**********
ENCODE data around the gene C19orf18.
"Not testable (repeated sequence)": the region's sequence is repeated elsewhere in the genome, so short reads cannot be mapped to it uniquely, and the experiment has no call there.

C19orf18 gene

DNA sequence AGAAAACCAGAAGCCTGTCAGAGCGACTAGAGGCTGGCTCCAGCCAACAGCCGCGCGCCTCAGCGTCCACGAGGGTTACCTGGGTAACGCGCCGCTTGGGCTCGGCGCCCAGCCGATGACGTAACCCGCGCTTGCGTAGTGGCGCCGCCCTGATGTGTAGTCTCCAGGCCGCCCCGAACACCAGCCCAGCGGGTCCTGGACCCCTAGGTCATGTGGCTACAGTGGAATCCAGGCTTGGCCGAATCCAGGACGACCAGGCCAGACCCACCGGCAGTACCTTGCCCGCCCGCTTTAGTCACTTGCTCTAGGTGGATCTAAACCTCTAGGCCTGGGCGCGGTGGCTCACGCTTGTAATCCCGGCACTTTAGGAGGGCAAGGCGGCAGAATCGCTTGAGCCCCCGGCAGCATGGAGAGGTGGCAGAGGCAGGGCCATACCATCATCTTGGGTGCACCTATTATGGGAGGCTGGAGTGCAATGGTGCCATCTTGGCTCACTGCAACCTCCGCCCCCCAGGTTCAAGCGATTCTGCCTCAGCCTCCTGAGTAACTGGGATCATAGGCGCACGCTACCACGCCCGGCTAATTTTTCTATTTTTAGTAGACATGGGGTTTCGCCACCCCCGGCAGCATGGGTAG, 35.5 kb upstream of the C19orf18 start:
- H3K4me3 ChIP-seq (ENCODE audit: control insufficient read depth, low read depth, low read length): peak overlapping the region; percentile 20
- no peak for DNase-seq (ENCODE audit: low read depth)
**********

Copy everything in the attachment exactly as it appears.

ENCODE data around the gene C19orf18.
"Not testable (repeated sequence)": the region's sequence is repeated elsewhere in the genome, so short reads cannot be mapped to it uniquely, and the experiment has no call there.

C19orf18 gene

DNA sequence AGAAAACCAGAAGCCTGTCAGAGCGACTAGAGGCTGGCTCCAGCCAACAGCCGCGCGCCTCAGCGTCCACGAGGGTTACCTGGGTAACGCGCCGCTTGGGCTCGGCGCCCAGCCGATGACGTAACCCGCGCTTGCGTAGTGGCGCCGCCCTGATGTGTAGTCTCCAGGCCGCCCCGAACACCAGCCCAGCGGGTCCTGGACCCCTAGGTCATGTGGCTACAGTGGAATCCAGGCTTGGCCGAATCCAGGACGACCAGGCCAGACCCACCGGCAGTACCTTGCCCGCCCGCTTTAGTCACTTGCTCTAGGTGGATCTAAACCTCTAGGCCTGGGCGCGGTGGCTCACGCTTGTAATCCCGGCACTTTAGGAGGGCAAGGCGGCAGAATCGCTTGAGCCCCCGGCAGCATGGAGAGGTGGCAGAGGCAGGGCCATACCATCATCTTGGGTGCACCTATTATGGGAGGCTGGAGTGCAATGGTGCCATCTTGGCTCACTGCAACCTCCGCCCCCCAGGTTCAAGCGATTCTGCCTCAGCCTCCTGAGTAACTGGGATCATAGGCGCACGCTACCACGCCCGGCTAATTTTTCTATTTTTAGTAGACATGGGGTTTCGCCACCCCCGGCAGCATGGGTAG, 35.5 kb upstream of the C19orf18 start:
- H3K4me3 ChIP-seq (ENCODE audit: control insufficient read depth, low read depth, low read length): peak overlapping the region; percentile 20
- no peak for DNase-seq (ENCODE audit: low read depth)